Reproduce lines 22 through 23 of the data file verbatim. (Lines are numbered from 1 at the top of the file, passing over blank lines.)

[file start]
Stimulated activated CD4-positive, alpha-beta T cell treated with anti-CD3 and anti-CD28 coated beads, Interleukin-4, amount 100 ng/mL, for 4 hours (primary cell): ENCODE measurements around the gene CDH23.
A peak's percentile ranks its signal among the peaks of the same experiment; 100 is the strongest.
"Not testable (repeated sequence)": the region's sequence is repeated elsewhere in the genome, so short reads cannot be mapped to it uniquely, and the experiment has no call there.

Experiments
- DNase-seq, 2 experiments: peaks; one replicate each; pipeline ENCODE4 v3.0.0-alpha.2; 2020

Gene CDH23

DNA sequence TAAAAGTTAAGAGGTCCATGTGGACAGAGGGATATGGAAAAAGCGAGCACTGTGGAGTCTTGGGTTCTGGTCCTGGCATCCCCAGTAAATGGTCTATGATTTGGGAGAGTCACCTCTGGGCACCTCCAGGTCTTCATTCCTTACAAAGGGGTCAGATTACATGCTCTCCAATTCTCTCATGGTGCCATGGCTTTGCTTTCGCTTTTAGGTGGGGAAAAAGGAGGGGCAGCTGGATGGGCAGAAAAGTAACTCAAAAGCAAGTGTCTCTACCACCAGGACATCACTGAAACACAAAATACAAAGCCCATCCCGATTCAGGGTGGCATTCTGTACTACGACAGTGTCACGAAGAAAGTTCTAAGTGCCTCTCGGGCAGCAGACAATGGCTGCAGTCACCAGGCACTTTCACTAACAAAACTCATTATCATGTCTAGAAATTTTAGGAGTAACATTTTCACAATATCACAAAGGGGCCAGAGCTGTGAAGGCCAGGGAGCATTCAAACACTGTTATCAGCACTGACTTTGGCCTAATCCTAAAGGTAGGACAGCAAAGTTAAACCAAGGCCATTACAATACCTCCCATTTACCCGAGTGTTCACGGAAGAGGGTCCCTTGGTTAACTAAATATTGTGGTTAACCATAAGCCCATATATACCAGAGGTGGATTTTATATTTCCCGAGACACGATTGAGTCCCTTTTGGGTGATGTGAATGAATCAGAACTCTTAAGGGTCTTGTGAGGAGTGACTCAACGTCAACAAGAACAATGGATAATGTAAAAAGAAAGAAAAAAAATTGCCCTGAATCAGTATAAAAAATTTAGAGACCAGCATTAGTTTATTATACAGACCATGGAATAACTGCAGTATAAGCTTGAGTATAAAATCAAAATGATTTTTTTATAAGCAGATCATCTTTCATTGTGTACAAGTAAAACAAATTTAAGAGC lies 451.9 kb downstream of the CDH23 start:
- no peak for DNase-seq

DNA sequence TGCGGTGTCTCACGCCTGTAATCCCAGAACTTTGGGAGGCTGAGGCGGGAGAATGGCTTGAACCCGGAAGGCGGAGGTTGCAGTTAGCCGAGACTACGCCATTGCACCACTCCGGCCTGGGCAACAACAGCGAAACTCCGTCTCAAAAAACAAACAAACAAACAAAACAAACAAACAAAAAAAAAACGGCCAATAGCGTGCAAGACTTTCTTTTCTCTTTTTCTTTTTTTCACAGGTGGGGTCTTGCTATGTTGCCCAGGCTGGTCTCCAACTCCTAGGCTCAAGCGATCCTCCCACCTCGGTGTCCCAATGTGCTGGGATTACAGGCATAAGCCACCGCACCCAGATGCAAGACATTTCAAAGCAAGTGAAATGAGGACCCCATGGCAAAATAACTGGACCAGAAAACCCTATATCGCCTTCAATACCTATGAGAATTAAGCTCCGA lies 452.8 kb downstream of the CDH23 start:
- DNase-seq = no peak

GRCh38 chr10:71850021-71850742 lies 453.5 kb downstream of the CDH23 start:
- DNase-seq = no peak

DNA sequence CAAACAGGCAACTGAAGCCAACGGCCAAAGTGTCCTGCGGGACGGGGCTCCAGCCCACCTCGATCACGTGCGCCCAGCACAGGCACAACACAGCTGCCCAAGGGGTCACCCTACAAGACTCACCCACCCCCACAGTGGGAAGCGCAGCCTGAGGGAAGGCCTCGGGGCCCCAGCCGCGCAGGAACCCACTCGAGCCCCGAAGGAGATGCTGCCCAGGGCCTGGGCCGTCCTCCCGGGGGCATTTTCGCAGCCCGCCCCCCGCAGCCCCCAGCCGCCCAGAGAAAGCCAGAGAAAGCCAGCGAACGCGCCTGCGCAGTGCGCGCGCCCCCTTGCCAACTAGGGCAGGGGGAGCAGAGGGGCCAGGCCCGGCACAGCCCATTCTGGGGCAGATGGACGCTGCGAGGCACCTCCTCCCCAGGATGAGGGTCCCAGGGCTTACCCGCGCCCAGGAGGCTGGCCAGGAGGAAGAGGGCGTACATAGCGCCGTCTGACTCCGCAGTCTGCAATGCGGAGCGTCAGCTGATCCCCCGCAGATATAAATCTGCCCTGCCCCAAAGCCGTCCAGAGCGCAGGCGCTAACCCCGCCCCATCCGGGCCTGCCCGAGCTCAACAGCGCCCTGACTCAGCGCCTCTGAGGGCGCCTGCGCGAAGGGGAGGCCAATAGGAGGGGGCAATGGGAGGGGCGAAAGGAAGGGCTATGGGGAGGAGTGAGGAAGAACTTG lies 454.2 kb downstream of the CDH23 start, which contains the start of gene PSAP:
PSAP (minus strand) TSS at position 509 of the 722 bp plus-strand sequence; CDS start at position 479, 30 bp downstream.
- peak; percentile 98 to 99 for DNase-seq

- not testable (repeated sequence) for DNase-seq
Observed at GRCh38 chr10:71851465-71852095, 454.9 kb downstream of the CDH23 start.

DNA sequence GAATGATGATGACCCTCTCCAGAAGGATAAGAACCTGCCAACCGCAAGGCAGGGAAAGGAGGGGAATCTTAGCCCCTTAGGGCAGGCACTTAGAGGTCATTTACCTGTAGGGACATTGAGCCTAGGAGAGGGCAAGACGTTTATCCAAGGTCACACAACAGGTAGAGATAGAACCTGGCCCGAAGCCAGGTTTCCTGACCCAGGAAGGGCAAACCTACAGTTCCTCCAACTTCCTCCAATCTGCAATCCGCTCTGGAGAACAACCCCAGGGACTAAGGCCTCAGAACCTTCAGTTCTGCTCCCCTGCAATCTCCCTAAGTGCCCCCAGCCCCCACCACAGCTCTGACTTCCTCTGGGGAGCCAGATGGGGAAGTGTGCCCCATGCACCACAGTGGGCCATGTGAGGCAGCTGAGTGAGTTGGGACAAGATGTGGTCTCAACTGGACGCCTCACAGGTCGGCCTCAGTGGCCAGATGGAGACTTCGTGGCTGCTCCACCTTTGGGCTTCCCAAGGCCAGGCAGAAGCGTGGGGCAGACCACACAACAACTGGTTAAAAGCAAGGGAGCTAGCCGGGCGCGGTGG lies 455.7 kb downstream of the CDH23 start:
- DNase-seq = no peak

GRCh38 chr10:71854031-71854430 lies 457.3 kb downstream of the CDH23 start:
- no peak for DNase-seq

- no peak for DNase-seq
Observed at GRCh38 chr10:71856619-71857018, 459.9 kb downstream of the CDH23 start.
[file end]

- no peak for DNase-seq
Observed at GRCh38 chr10:71856619-71857018, 459.9 kb downstream of the CDH23 start.